What would Goh Keng Swee do?

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By Yudhishthra Nathan

In attempting to envision a new consensus for public institutions and systems post-GE 2011, there has been a desire for reform of our public education system. Before anyone should wish to delve into the intricacies of policy, however, we need to come to a common agreement on the desired outcomes of education. Have they changed since then Minister for Education, Dr Goh Keng Swee, published his influential Goh Report in 1979 that helped to cement the framework of our public education system?

A main objective of our education system is to empower students from across the socio-economic spectrum with the promise of the ideal that hard work will always be fittingly rewarded. Meritocracy is meant to offer social mobility. In fact, some might go so far as to postulate that meritocracy, first in schools and subsequently in the workplace, is complementary to incorruptibility which Singapore often prides itself on upholding.

Meritocracy, in and by itself, is not the problem our education system faces today. On the contrary, the relentless and mismanaged application of meritocracy is to be blamed for producing an education system too often labelled as unforgiving, stress-inducing and even unhealthy to the common psyche of young Singaporeans.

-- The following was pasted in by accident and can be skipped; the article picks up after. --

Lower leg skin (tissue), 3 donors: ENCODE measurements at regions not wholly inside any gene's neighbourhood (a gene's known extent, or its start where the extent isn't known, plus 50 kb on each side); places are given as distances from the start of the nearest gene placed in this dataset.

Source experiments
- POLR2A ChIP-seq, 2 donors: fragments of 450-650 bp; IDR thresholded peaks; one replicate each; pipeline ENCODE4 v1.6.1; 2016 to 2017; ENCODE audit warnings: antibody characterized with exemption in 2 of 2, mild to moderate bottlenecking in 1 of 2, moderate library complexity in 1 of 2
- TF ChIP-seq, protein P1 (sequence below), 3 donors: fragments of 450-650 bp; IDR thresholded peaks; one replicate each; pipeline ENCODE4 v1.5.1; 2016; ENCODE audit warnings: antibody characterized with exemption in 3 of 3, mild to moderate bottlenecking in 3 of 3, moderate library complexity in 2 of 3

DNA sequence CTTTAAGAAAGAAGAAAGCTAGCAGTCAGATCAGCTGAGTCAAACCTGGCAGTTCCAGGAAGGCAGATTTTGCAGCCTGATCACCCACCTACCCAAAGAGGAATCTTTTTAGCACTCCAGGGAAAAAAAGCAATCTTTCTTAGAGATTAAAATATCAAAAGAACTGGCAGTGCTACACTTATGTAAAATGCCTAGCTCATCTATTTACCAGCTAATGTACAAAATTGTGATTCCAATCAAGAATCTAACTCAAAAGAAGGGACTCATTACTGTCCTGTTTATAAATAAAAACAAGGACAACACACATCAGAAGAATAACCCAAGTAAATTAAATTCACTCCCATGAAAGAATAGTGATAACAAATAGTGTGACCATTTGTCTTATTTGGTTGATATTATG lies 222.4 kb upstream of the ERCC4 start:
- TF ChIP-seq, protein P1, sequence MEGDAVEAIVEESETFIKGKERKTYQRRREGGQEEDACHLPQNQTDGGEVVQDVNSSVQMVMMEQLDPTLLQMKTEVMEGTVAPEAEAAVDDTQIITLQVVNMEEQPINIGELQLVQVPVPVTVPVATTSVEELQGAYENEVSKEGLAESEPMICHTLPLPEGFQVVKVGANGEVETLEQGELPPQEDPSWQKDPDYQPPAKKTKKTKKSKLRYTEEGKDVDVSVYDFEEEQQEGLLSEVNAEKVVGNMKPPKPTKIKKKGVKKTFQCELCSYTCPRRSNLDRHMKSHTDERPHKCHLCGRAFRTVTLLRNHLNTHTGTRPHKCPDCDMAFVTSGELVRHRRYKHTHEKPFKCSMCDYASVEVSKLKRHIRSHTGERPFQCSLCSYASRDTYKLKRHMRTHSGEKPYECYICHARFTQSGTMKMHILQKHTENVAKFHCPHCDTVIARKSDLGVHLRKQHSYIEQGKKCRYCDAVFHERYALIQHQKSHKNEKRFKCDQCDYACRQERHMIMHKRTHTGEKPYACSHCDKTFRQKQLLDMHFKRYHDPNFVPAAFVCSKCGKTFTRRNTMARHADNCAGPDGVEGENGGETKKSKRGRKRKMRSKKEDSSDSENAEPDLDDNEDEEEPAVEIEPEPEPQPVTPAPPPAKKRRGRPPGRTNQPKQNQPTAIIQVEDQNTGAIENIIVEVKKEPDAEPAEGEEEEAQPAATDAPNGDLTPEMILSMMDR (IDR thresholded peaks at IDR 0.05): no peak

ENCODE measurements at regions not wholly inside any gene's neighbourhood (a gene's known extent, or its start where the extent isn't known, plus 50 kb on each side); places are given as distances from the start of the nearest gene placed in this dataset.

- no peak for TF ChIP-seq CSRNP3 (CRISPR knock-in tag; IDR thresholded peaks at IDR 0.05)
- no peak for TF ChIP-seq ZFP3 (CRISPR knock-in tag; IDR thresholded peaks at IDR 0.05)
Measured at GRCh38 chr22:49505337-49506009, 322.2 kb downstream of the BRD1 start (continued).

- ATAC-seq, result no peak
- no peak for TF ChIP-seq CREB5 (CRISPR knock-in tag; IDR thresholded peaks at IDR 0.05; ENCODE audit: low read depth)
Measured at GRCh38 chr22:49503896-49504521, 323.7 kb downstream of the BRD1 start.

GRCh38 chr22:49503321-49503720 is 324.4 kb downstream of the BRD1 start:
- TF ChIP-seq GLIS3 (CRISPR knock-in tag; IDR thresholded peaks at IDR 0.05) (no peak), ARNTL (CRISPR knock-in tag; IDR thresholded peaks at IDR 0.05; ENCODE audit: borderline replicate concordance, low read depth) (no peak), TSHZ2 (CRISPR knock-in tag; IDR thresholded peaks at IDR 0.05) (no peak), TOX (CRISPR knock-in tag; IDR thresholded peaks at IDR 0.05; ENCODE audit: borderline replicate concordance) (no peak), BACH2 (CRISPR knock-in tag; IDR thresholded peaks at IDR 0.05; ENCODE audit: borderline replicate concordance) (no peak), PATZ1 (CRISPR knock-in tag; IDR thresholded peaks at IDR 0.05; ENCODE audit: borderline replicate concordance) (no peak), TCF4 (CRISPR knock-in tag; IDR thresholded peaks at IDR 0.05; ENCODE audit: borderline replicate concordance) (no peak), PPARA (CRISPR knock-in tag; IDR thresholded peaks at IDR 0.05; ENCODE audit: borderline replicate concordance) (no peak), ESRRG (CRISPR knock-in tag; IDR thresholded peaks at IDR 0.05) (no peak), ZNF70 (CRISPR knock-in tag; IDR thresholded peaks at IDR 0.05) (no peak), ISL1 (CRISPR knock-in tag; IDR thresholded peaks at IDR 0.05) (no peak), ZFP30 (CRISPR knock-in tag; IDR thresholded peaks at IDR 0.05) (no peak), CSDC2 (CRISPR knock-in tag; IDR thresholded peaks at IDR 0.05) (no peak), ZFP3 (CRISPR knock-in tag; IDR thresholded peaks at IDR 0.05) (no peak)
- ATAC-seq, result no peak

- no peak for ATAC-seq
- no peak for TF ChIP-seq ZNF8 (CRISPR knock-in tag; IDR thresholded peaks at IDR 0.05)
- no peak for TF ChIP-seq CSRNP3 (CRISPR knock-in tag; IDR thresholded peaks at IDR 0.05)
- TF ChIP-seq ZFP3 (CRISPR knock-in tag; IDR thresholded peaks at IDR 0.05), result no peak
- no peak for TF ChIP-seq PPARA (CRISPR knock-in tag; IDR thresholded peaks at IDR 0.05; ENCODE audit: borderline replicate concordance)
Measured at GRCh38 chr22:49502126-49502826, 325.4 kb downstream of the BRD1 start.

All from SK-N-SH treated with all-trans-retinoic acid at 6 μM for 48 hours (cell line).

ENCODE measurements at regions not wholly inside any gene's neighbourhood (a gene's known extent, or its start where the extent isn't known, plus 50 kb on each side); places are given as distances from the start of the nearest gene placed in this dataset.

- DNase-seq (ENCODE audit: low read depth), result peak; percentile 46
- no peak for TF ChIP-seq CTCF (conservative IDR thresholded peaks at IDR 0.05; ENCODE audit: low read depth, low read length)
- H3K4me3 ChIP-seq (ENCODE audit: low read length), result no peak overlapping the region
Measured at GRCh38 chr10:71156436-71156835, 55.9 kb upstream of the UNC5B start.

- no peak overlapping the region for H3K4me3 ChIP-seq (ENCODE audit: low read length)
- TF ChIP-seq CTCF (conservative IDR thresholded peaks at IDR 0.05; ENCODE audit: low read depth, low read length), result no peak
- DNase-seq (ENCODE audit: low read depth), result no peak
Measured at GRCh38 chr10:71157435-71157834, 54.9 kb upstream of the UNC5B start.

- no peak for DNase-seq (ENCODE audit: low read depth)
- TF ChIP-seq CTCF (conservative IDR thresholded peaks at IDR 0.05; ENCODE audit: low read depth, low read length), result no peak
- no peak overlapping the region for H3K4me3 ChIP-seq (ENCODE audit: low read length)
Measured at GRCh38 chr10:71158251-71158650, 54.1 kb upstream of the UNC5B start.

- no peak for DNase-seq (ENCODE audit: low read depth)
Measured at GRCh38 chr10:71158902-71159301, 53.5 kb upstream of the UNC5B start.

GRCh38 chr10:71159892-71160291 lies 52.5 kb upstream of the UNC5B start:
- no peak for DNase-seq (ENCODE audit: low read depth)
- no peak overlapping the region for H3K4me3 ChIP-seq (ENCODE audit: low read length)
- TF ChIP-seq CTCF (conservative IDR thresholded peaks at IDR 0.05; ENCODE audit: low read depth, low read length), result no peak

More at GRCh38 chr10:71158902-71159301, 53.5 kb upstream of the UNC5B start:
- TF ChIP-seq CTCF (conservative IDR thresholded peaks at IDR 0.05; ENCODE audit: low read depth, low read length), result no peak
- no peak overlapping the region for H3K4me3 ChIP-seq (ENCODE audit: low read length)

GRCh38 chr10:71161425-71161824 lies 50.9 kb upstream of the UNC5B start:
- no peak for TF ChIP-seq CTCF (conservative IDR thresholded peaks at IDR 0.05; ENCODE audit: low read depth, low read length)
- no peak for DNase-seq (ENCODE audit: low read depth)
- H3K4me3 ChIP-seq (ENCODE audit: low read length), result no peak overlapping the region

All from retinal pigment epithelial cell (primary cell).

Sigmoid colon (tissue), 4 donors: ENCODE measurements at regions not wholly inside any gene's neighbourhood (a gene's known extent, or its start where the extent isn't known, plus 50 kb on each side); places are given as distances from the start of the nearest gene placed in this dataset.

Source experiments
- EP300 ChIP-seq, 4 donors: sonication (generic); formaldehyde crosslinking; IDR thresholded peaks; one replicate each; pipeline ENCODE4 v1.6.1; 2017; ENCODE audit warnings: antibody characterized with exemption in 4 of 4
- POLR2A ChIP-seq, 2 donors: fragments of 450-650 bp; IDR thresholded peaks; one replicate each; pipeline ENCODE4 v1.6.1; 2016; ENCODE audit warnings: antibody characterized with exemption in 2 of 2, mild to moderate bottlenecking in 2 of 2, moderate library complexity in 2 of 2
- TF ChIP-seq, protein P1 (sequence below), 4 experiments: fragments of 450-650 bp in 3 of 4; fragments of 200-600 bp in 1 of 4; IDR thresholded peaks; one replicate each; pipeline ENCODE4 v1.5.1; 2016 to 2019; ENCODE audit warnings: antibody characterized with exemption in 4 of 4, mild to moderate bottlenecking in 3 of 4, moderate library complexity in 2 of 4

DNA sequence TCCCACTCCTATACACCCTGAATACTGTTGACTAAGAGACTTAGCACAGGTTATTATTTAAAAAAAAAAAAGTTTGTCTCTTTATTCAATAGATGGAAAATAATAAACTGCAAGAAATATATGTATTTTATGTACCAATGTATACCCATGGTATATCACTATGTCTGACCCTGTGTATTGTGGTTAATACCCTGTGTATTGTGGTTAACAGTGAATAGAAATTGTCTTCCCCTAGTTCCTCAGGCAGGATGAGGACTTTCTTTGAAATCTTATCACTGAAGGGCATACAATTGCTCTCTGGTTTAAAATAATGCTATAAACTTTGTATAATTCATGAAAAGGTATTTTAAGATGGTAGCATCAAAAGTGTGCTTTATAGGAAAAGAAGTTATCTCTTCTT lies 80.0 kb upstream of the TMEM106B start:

Quite ironically, this has done nothing to close  the divide which exists between those who are academically successful and more likely to enjoy stable future careers and those who are at risk of falling into the gaping holes between the rungs of the steep academic ladder, left behind to either bloom later or perhaps not at all. However, the appropriate answer to reform is nothing short of challenging.

How do we make the education system less stressful but more equitable whilst continuing to improve academic standards across the board?  Do we, on the one hand, seek to reduce stratification and create a level playing field through making examinations and streaming easier or even doing away with them entirely at earlier stages of education? Or, should we, on the other hand, introduce a great deal of flexibility to the criteria for admission to secondary schools and post-secondary academic institutions through an extension of schemes such as Direct School Admission (DSA)?